Indonesian officials arrested five poachers who had four Sumatran tiger fetuses in a plastic jar and an adult tiger skin in their possession. A team from the Environment and Forestry Ministry were tipped off about suspected poaching by locals in Teluk Binjai Village, in the country's Pelalawan District of Sumatra, the ministry told Antara.
The poachers were caught on Saturday from two different places in the Riau province after the police received an anonymous tip-off. In the inspection, five people were arrested and three were charged with trafficking of protected animals. Sumatran tigers are found only in the Sumatran Island and are listed as critically endangered. It is believed that only 400-600 of the specimens are known to be surviving.
Poachers could face five years jail term
If the poachers are convicted, they could face up to five years in jail and be fined up to 100 million Indonesian rupiahs. The poachers said that the mothers of the fetuses were sold to buyers involved in the buying of tiger body parts, and the fetuses did not have any relation with the tiger skin. The three poachers had different roles to play in conducting the crime.
Use in Traditional Chinese Medicine
One of the major reasons for the extinction and endangerment of wildlife in this region is the practice of Traditional Chinese Medicine (TCM), which uses animals organs and bones for medicinal purposes.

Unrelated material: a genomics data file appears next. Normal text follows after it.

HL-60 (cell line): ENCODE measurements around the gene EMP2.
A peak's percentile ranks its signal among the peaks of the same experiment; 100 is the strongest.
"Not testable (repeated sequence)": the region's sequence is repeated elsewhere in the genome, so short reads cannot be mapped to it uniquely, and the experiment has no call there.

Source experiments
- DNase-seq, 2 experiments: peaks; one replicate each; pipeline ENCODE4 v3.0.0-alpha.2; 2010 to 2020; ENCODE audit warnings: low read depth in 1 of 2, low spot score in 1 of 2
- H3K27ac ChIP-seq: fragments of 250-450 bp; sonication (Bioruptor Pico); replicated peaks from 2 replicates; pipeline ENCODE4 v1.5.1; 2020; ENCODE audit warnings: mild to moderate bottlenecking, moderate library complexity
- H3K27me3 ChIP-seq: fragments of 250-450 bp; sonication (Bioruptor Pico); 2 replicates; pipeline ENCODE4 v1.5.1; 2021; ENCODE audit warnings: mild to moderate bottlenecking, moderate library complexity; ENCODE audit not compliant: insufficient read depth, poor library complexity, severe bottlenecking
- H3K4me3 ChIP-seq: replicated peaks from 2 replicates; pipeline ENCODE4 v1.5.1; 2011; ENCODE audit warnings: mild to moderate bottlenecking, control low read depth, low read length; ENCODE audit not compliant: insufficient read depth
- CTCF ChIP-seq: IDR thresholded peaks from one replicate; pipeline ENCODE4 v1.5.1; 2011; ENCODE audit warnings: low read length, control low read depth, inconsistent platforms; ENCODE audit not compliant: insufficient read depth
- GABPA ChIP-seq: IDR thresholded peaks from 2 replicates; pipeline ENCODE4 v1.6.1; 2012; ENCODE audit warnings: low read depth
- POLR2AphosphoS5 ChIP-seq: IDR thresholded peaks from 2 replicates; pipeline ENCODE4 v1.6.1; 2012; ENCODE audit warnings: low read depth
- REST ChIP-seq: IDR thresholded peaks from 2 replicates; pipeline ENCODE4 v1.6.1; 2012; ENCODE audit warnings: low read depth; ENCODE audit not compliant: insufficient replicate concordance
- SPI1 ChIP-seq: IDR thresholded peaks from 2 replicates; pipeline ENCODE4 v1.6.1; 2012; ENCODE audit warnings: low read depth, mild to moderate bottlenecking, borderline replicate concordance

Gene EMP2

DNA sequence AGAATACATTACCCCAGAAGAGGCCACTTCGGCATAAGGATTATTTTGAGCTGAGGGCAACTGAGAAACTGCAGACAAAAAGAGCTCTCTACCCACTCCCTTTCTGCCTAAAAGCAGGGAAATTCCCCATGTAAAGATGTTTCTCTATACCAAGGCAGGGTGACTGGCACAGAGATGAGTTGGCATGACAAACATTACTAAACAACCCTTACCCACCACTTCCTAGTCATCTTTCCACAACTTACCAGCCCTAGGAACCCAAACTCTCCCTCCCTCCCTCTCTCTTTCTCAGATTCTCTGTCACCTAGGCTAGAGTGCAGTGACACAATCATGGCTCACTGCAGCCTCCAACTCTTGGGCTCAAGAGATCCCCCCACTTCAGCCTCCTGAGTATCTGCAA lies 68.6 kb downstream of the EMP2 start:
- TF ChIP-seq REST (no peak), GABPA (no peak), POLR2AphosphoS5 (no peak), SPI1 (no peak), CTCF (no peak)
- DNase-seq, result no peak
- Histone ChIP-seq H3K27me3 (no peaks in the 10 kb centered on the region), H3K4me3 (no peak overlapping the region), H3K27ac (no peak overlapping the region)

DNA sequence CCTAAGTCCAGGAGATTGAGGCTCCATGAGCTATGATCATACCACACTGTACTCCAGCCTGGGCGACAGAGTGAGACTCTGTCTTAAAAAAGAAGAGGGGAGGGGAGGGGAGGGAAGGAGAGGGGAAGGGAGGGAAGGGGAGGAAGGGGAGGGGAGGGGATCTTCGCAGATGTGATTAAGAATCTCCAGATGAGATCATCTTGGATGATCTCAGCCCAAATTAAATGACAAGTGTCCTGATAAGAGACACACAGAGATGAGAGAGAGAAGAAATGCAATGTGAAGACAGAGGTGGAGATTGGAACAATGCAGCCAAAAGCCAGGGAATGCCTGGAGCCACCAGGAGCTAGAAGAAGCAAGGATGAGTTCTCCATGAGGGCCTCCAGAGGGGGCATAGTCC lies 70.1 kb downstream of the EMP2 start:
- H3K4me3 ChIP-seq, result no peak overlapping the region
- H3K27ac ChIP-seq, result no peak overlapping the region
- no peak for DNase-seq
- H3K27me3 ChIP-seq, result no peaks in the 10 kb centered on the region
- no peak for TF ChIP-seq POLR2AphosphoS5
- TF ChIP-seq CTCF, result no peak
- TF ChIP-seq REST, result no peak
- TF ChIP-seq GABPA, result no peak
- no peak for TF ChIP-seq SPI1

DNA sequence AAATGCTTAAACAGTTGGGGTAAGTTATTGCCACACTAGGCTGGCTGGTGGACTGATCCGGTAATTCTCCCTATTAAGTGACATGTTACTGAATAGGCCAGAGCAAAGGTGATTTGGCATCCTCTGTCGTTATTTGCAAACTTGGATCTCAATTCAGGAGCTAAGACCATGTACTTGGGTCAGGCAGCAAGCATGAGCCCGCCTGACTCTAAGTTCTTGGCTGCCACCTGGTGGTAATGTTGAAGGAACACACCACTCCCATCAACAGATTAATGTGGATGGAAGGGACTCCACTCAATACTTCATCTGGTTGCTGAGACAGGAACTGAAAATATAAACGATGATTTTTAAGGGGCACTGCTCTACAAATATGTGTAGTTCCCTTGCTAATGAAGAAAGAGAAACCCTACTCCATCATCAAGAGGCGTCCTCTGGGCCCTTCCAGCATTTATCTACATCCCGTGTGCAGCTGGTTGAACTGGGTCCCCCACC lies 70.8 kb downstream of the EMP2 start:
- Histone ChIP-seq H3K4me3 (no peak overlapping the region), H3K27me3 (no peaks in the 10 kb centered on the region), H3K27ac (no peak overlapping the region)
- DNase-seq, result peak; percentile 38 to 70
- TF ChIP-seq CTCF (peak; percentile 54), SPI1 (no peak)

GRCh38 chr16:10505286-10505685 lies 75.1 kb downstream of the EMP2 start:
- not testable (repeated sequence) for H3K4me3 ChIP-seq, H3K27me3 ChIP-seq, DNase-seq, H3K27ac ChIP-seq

The World Wildlife Fund says that most tigers in Sumatra are killed deliberately for commercial gains. According to a survey by TRAFFIC, the global wildlife trade monitoring network, poaching for trade is responsible for almost 80 percent of the tiger's death which amounts up to 40 animals per year.
Indonesia is a country with a number of diverse species including the Orangutan, Sumatran elephants, and the Sumatran rhinos. The Riau province, situated in the eastern part of Sumatra, has been seeing an increase in the number of man-tiger incidents. Heart-tugging cries of orphaned rhino or tiger cubs that have lost their mothers are quite common in these regions.
The Tigers' habitat is being destroyed while the human settlement in this region is seeing a rise of industries and expansion of agricultural lands. The WWF also says that there is no considerable amount of decrease in poaching since 1991 despite the measures taken by Indonesia.
The police are investigating the link between the poachers to the prospective buyers and keeping them as witnesses to find out their respective roles in the poaching syndicate.